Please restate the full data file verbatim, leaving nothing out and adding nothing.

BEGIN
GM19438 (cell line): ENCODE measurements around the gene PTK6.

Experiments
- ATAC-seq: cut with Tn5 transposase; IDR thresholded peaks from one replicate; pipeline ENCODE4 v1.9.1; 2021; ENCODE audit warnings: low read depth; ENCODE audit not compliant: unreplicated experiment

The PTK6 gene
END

GM19438 (cell line): ENCODE measurements around the gene PTK6.

Experiments
- ATAC-seq: cut with Tn5 transposase; IDR thresholded peaks from one replicate; pipeline ENCODE4 v1.9.1; 2021; ENCODE audit warnings: low read depth; ENCODE audit not compliant: unreplicated experiment

The PTK6 gene